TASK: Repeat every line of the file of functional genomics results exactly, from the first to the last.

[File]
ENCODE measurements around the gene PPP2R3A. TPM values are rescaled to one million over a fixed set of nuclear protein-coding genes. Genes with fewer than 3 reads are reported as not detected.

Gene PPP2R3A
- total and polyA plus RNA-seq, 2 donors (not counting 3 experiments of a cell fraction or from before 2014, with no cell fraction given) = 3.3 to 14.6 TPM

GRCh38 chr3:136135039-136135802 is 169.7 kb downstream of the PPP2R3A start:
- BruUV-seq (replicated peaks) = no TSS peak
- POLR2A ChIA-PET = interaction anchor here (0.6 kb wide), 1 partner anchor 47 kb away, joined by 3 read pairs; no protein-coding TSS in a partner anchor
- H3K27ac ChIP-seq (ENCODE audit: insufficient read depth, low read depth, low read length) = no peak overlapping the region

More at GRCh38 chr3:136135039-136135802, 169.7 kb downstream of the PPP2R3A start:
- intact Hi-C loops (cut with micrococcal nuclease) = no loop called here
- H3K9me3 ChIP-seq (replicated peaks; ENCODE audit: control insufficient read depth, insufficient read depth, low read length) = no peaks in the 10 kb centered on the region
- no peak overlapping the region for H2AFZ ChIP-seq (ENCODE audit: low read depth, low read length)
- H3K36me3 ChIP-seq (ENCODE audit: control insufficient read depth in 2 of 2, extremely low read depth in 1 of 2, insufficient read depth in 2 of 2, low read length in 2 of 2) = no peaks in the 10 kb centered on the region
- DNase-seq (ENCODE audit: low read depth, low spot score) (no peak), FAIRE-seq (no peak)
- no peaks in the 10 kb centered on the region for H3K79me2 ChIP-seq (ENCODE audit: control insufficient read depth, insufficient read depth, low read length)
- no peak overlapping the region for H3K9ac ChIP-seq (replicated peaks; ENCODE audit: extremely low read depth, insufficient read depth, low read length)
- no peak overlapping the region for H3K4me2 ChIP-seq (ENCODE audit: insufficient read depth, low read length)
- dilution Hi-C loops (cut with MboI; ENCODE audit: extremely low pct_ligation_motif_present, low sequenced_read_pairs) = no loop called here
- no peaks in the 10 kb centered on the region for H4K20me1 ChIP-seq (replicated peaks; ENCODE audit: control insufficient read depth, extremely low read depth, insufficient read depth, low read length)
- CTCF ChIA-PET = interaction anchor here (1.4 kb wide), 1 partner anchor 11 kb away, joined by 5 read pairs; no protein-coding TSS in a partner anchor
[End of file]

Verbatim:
ENCODE measurements around the gene PPP2R3A. TPM values are rescaled to one million over a fixed set of nuclear protein-coding genes. Genes with fewer than 3 reads are reported as not detected.

Gene PPP2R3A
- total and polyA plus RNA-seq, 2 donors (not counting 3 experiments of a cell fraction or from before 2014, with no cell fraction given) = 3.3 to 14.6 TPM

GRCh38 chr3:136135039-136135802 is 169.7 kb downstream of the PPP2R3A start:
- BruUV-seq (replicated peaks) = no TSS peak
- POLR2A ChIA-PET = interaction anchor here (0.6 kb wide), 1 partner anchor 47 kb away, joined by 3 read pairs; no protein-coding TSS in a partner anchor
- H3K27ac ChIP-seq (ENCODE audit: insufficient read depth, low read depth, low read length) = no peak overlapping the region

More at GRCh38 chr3:136135039-136135802, 169.7 kb downstream of the PPP2R3A start:
- intact Hi-C loops (cut with micrococcal nuclease) = no loop called here
- H3K9me3 ChIP-seq (replicated peaks; ENCODE audit: control insufficient read depth, insufficient read depth, low read length) = no peaks in the 10 kb centered on the region
- no peak overlapping the region for H2AFZ ChIP-seq (ENCODE audit: low read depth, low read length)
- H3K36me3 ChIP-seq (ENCODE audit: control insufficient read depth in 2 of 2, extremely low read depth in 1 of 2, insufficient read depth in 2 of 2, low read length in 2 of 2) = no peaks in the 10 kb centered on the region
- DNase-seq (ENCODE audit: low read depth, low spot score) (no peak), FAIRE-seq (no peak)
- no peaks in the 10 kb centered on the region for H3K79me2 ChIP-seq (ENCODE audit: control insufficient read depth, insufficient read depth, low read length)
- no peak overlapping the region for H3K9ac ChIP-seq (replicated peaks; ENCODE audit: extremely low read depth, insufficient read depth, low read length)
- no peak overlapping the region for H3K4me2 ChIP-seq (ENCODE audit: insufficient read depth, low read length)
- dilution Hi-C loops (cut with MboI; ENCODE audit: extremely low pct_ligation_motif_present, low sequenced_read_pairs) = no loop called here
- no peaks in the 10 kb centered on the region for H4K20me1 ChIP-seq (replicated peaks; ENCODE audit: control insufficient read depth, extremely low read depth, insufficient read depth, low read length)
- CTCF ChIA-PET = interaction anchor here (1.4 kb wide), 1 partner anchor 11 kb away, joined by 5 read pairs; no protein-coding TSS in a partner anchor